Evaluation of attenuation correction process in cardiac SPECT images

Document Type: Original Article


1 Department of Radiation Oncology, Ghaem Hospital, Mashhad University of Medical Sciences, Mashhad, Iran

2 Department of Nuclear Medicine, Imam Reza Hospital, Mashhad University of Medical Sciences, Mashhad, Iran

3 Department of Medical Physics, Mashhad University of Medical Sciences, Mashhad, Iran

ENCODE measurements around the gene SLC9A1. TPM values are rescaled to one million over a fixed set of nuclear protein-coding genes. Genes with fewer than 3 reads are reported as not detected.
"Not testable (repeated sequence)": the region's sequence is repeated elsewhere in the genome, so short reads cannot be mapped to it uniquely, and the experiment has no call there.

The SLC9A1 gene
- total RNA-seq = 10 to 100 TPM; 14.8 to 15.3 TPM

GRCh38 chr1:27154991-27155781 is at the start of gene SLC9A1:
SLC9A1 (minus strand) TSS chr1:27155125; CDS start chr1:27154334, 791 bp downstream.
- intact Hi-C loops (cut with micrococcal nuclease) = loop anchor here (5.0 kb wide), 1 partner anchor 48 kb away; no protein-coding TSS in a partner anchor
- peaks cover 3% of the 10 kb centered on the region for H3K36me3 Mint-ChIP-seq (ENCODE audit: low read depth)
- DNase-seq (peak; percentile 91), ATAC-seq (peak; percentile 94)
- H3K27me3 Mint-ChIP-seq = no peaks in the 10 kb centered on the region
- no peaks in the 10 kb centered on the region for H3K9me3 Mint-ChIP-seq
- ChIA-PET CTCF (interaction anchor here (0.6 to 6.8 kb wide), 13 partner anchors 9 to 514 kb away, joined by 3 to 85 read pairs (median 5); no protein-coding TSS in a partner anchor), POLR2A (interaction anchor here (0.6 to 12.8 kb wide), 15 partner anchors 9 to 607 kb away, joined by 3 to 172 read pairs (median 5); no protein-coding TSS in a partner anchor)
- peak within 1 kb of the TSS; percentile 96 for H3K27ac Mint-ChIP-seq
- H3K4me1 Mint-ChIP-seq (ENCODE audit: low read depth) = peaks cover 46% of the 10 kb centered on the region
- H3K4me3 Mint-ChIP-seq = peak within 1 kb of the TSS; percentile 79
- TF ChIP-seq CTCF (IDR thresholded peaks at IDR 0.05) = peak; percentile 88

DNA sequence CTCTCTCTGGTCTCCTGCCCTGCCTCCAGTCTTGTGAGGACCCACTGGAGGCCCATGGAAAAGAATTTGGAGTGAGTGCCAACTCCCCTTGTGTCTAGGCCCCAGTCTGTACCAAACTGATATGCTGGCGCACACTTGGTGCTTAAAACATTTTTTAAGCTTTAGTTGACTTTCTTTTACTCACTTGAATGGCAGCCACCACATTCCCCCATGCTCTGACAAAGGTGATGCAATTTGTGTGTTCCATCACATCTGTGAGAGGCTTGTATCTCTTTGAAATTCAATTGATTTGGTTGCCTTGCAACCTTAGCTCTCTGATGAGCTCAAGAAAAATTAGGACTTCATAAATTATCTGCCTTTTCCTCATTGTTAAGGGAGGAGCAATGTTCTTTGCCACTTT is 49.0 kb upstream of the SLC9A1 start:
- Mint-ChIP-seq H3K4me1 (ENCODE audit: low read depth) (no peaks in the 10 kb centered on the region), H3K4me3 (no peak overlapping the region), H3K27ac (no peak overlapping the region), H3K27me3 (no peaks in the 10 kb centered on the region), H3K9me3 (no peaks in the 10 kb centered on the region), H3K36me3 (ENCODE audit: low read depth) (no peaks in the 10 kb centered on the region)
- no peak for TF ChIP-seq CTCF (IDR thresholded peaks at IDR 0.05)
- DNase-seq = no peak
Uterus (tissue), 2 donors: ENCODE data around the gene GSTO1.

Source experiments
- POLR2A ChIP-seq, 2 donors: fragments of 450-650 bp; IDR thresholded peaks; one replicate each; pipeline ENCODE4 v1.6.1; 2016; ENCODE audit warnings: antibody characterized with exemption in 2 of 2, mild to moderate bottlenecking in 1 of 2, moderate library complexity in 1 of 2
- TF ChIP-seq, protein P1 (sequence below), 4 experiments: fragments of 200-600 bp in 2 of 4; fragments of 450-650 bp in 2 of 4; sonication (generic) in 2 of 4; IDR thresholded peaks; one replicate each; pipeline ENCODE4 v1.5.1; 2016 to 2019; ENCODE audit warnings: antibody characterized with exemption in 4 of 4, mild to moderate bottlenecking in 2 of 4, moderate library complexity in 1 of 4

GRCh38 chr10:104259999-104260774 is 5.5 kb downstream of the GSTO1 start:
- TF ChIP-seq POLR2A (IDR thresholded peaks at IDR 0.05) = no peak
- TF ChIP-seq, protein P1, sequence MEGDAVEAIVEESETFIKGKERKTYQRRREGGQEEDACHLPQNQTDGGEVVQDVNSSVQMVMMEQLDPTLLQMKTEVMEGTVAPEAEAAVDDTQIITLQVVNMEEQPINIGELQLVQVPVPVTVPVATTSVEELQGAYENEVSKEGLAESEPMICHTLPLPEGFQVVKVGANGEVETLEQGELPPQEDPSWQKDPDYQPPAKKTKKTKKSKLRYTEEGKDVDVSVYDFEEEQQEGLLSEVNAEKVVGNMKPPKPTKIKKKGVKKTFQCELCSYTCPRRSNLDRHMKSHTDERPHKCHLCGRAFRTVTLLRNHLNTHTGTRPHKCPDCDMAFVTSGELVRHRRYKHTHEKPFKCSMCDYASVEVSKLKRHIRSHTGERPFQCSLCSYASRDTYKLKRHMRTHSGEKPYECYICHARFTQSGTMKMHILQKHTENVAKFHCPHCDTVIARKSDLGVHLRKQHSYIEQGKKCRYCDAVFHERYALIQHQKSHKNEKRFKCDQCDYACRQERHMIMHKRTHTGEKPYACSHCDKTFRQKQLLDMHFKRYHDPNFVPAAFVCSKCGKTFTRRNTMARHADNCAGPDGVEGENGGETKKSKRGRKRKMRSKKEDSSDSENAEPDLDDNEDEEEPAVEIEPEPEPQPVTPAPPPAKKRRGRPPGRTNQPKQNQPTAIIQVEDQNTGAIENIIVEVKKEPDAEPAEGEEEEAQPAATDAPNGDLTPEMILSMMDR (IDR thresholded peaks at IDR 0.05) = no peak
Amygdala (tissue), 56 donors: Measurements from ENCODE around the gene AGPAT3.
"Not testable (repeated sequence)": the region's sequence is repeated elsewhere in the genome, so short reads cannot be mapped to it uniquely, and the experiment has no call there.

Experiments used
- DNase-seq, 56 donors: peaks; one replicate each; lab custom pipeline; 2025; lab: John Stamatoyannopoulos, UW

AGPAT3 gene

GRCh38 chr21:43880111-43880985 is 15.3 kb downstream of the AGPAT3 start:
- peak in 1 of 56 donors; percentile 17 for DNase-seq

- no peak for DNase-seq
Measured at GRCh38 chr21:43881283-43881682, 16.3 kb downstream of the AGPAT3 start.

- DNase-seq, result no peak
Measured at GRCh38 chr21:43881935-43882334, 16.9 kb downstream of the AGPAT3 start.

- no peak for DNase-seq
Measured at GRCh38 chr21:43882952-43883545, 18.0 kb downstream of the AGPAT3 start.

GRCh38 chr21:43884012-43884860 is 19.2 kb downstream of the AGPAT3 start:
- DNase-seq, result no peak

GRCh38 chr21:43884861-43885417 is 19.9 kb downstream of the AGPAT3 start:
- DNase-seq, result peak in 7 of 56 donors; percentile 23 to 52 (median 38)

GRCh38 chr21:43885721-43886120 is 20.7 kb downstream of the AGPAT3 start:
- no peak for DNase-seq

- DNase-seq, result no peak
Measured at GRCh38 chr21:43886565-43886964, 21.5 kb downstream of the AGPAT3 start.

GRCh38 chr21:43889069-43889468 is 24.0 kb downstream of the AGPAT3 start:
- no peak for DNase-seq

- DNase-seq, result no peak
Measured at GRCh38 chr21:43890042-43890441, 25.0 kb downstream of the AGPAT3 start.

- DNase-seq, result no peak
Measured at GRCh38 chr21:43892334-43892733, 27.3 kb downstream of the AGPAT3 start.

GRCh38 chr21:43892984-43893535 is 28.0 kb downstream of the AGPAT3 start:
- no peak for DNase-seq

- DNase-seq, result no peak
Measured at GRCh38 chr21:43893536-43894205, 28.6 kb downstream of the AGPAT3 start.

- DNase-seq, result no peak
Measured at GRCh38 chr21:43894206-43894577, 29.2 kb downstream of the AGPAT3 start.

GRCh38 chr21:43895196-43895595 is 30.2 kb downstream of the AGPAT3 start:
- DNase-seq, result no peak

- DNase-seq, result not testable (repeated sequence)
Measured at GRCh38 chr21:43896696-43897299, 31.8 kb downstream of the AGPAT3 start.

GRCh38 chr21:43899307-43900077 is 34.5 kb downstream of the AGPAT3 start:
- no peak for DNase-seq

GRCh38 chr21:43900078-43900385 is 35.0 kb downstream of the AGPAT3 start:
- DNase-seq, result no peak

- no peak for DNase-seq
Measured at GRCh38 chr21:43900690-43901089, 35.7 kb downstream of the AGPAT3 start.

Introduction: Attenuation correction is a useful process for improving myocardial perfusion SPECT and is dependent on activity and distribution of attenuation coefficients in the body (attenuation map). Attenuation artifacts are a common problem in myocardial perfusion SPECT. The aim of this study was to compare the effect of attenuation correction using different attenuation maps and different activities in a specially designed heart phantom. Methods: The SPECT imaging for different activities and different body contours were performed by a phantom using tissue-equivalent boluses for making different thicknesses. The activity was ranged from 0.3-2mCi and the images were acquired in 180 degree, 32 steps. The images were reconstructed by OSEM method in a PC computer using Matlab software. Attenuation map were derived from CT images of the phantom. Two quality and quantity indices, derived from universal image quality index have been used to investigate the effect of attenuation correction in each SPECT image. Results: The result of our measurements showed that the quantity index of corrected image was in the range of 3.5 to 5.2 for minimum and maximum tissue thickness and was independent of activity. Comparing attenuation corrected and uncorrected images, the quality index of corrected image improved by increasing body thickness and decreasing activity of the voxels. Conclusion: Attenuation correction was more effective for images with low activity or phantoms with more thickness. In our study, the location of the pixel relative to the associated attenuator tissues was another important factor in attenuation correction. The more accurate the registration process (attenuation map and SPECT) the better the result of attenuation correction.


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